In conducting the above-described process, several attempts were made to reduce the total desorbent requirements and also enhance the purity of the recovered sorbate. Stine et al., for example, disclosed a process in U.S. Pat. No. 3,201,491 (1965) which employs a portion of the desorption effluent withdrawn from the last section of the desorption zone by passing it directly into the (secondary) rectification zone in order to physically wash the raffinate materials remaining in the inactive void interstices between the active sorbent particles. An externally-prepared purging fluid comprising the sorbate and raffinate components of the feedstock was also claimed in their patent. Another improvement described in U.S. Pat. No. 3,455,815 (Fickel; 1967) envisions the employment of a stream consisting essentially of an inert material in order to flush non-selectively sorbable components of the feedstock from the interstitial void spaces between the sorbent particles in the rectification zone. A third method which is described in U.S. Pat. No. 3,761,533 (Otani et al.; 1973) introduces a portion of the desorption effluent which is rich in sorbate content into the rectification zone for the purpose of enhancing the purity of the sorbate component adsorbed within the rectification zone.
The above methods, however, contain certain deficiencies. The use of a portion of the desorption effluent will not only result in an increase in the desorbent consumption but also can desorb certain amount of sorbate adsorbed within the rectification zone and thereby limit the overall efficiency of the system. Further, Fickel's concept of employing a flushing stream consisting essentially of an inert material may not provide an adequate means to desorb chemically-adsorbed raffinate materials; and, consequently, the purity of the sorbate product may not be satisfactory. It has now been discovered that the employment of the dual desorbent composition technique and/or the dual temperature technique described herein can substantially eliminate the above deficiencies and markedly improve the overall performance of sorption-separation processes.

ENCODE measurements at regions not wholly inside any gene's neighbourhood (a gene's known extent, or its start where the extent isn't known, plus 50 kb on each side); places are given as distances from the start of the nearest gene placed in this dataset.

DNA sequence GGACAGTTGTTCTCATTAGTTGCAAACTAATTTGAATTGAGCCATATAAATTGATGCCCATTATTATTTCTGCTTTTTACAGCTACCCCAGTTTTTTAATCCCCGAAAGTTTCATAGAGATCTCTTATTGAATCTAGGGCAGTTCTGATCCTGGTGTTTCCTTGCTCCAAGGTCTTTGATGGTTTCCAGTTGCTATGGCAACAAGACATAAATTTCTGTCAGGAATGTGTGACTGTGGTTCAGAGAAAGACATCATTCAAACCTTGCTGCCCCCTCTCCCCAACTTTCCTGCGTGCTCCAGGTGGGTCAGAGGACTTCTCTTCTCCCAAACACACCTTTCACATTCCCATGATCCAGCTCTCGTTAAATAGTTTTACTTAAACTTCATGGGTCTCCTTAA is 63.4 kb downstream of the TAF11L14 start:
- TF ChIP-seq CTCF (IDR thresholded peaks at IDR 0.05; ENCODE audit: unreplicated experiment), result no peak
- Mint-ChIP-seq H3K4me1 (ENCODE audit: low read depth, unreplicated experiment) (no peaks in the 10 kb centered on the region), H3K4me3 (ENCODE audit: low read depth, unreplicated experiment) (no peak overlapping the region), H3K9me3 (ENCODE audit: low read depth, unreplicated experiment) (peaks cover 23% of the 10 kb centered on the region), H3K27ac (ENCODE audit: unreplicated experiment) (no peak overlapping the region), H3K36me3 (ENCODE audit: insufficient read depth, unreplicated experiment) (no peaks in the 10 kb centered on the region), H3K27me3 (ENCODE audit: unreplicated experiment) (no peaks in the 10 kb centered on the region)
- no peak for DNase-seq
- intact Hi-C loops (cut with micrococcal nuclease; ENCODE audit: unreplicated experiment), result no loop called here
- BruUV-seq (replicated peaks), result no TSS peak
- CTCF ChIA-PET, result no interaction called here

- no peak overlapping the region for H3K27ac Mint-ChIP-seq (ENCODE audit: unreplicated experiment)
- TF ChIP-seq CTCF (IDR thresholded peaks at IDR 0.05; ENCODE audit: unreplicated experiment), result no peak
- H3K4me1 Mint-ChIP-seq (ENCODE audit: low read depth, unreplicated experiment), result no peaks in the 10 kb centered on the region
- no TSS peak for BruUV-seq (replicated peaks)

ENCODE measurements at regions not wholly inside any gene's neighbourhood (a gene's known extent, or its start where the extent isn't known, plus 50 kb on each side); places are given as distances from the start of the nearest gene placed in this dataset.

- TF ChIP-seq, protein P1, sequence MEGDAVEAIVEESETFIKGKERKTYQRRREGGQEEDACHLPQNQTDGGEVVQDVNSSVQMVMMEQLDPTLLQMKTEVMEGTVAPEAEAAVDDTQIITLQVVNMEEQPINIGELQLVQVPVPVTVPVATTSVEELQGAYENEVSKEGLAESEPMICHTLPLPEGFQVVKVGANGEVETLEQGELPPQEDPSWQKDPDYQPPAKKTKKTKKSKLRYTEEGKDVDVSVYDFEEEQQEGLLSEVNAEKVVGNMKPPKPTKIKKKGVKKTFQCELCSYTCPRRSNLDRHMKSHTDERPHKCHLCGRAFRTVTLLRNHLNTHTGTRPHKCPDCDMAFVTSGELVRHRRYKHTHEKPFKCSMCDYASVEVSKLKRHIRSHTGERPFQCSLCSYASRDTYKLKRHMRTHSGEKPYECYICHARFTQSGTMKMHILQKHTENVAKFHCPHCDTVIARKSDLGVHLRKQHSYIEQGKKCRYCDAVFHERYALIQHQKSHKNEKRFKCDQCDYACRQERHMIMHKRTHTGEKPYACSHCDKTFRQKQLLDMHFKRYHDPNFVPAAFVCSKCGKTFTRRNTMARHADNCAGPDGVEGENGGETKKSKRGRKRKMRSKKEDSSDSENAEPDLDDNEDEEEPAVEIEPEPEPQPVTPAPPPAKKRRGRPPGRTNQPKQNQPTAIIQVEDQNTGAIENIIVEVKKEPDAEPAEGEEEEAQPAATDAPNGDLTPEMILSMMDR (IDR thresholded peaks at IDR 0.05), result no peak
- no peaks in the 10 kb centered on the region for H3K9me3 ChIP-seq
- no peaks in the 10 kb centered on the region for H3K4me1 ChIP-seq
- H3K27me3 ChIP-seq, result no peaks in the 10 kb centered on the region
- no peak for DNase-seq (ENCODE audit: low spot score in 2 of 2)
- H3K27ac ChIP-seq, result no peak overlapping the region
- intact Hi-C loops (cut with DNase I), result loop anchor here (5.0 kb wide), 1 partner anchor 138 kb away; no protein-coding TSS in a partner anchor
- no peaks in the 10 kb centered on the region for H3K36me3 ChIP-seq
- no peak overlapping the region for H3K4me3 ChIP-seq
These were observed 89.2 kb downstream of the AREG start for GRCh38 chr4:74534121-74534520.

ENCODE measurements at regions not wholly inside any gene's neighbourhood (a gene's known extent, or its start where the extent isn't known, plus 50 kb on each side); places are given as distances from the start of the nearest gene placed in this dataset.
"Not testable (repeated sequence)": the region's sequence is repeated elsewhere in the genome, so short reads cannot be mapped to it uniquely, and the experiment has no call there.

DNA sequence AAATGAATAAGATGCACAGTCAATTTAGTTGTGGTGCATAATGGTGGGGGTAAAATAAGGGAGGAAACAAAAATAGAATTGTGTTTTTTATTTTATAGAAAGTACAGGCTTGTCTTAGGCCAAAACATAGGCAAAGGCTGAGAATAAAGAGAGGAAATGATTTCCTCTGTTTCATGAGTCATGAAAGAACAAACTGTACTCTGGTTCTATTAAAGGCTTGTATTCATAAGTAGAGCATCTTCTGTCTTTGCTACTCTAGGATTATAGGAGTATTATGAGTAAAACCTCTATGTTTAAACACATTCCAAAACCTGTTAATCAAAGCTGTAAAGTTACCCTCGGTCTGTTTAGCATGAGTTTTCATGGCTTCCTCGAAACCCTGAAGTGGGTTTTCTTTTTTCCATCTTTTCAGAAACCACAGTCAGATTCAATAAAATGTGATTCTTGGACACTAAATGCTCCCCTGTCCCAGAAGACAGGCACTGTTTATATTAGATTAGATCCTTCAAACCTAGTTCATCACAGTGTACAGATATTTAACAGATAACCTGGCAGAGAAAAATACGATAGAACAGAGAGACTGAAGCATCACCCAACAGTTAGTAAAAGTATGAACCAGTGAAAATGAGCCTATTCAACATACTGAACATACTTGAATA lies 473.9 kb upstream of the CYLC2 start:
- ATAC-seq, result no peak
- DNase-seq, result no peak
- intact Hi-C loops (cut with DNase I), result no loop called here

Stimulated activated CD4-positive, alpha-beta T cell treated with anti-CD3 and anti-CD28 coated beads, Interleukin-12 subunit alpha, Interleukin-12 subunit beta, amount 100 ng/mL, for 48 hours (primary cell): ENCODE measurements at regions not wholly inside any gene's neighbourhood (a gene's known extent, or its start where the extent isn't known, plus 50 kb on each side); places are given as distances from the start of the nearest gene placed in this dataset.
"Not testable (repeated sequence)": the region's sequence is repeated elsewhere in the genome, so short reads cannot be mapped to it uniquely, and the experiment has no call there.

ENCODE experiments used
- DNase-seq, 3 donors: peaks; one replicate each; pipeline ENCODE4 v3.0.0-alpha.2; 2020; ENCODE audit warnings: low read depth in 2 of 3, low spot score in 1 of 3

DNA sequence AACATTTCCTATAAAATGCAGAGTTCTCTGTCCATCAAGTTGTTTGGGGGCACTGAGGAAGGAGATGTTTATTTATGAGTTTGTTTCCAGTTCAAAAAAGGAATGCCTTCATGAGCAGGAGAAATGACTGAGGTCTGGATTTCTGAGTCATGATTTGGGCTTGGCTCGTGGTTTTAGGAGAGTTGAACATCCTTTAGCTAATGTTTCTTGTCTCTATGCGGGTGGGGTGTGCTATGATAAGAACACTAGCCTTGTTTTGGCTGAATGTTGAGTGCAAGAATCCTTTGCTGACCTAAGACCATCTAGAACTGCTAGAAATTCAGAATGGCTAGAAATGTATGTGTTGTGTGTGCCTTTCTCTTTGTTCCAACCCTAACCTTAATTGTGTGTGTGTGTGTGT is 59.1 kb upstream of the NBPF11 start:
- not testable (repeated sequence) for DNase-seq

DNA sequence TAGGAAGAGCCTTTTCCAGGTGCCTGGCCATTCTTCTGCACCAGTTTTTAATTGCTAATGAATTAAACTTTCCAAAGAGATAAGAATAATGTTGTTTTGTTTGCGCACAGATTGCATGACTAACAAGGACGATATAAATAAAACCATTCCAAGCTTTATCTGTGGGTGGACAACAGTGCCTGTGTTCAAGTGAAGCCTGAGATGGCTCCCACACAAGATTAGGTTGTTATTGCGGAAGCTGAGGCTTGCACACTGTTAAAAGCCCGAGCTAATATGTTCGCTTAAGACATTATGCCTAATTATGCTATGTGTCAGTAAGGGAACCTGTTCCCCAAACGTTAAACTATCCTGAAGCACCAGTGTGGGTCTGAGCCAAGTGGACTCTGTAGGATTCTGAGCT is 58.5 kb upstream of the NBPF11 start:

In accordance with the present invention, simulated countercurrent flow adsorption-separation processes as described above are operated with the dual desorbent composition technique of the instant invention. In this inventive embodiment, two desorbent streams of different strengths are employed. The first desorbent stream, D1, when employed in the desorption zone, is more strongly sorbable on the sorbent particles than the most strongly sorbable component of the feed stream, while the second desorbent stream, D2, which is introduced into the rectification zone, is less sorbable than D1 and is preferentially intermediate in strength between the most strongly adsorbed sorbate and the weakly adsorbed raffinate. D2 may consist of the same desorbent material as D1 but is made less strongly adsorbable by dilution with an inert material such as paraffin. The amount of the inert material employed in D2 should not be higher than 90 weight percent of D2.
In another separate embodiment of the present invention, the simulated countercurrent separation processes can be also improved by the use of a temperature gradient technique. It has been discovered that, by preheating the desorbent stream to higher temperatures prior to its introduction to the desorption zone with a heat exchanger or some other means, the desorbing strength of the desorbent stream is significantly increased. In this embodiment, therefore, higher temperatures in the desorption zone permit the use of smaller amounts of desorbent than would be required at lower temperatures. Simultaneously, in accordance with this embodiment, lower temperatures are employed in the rectification and the sorption zones to permit easy adsorption of the feed. In practicing this inventive embodiment, there should be maintained a minimum temperature difference of about 15° C. between the heated desorbent stream and the operating temperatures of the rectification and the sorption zones.